Last year was a watershed moment for sex tech. For the first time in CES’s decades-long history, the category wasn’t banished to the dark corners of the showroom floor. This was after a contentious 2019, when the Consumer Tech Association (CTA) revoked an award from Lora DiCarlo’s Osé sex toy for being “immoral, obscene, indecent, or profane.” The backlash made headlines, the rescinded award was re-awarded, and CES 2020 was a “trial” for sex tech as a category. If it did well, perhaps the CTA would welcome back sex tech exhibitors to the world’s largest consumer electronics show in 2021.
And then the pandemic happened.
By and large, last year’s trial run for sex tech was a success. However, it still wasn’t clear whether that momentum would continue at an all-virtual CES 2021 after such a tumultuous year. Now that the show is winding down, it’s fair to say sex tech at CES 2021 was a mixed bag. On the one hand, there were far fewer headlines and sex tech still wasn’t a searchable category on the CTA’s website. On the other, well-known brand Satisfyer won two CES 2021 Innovation Awards and no one tried to take them away. But one thing that remains crystal clear is that the sex toy industry refuses to give up on a future where it’s guaranteed a seat at the table and its innovations are taken seriously.
aIt was disappointing that half of the sex tech exhibitors that did have a presence were bigger brands like Lora DiCarlo and Satisfyer. Smaller or indie brands like Dame, Crave, OhMiBod, and MysteryVibe that were at the show last year did not return. (OhMiBod, in particular, has had a low-key presence at CES for years.) That said, there might be a very good reason for that.
The whole point of CES is for companies to not only get press coverage for their products, but to also network with investors, other exhibitors in their industry, and the general public. It’s possible some exhibitors didn’t see a particular need for that this year, given the general lack of buzz for an all-digital CES and booming sales due to the pandemic. The sales boom was particularly good for brands with online stores — which includes many of the sex tech companies who would’ve gone to CES. Lora DiCarlo, for instance, touted that it had garnered $US7.5 ($10) million in sales during the past year. I spoke with both Satisfyer and Lionness, and both brands noted that they, too, had noticed an uptick in sales.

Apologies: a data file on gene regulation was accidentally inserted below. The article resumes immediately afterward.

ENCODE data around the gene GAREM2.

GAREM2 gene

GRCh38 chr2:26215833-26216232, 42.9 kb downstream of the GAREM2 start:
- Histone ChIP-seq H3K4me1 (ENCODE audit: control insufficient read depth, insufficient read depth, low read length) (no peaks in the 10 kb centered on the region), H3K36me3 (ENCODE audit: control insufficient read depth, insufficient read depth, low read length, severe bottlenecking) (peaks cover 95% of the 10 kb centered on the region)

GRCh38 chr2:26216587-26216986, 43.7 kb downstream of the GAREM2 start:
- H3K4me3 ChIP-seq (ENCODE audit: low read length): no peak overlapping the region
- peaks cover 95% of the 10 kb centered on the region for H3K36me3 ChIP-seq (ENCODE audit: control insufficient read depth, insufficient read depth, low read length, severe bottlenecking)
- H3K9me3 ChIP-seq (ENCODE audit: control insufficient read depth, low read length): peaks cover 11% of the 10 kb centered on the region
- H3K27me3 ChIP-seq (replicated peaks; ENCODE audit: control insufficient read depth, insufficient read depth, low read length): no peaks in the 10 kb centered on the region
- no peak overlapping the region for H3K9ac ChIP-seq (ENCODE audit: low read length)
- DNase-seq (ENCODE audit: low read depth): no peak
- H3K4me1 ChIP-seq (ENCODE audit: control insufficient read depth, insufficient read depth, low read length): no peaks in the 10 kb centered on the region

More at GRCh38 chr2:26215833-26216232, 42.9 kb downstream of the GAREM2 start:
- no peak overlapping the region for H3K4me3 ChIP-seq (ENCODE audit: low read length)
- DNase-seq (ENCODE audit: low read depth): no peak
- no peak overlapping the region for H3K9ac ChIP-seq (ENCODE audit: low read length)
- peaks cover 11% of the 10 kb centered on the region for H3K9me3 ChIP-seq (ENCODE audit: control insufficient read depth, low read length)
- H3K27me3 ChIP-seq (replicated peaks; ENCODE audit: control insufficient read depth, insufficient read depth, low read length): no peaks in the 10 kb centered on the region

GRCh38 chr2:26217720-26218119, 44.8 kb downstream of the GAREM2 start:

“Virtual was different. There’s less people, it wouldn’t have the Vegas touch that the show typically has. But I also saw it as a potential advantage,” says Liz Klinger, co-founder and CEO of Lionness. “Even if it’s online, it’s still going to be the biggest show of the year probably, even though it’s smaller. For us, we’re a small company of five people. It’s easier for us to get through the noise in this environment versus an in-person environment where it’s so massive and you might be put in different corners depending on what year it is.”
“You know, I really wish we were on the floor right now having a conversation, because it would be way more exciting,” Stephanie Tratchenberg, director of marketing and PR for Satisfyer, told Gizmodo. “But certainly the presence and interaction and excitement that we’re getting is still there even though it’s only virtual.”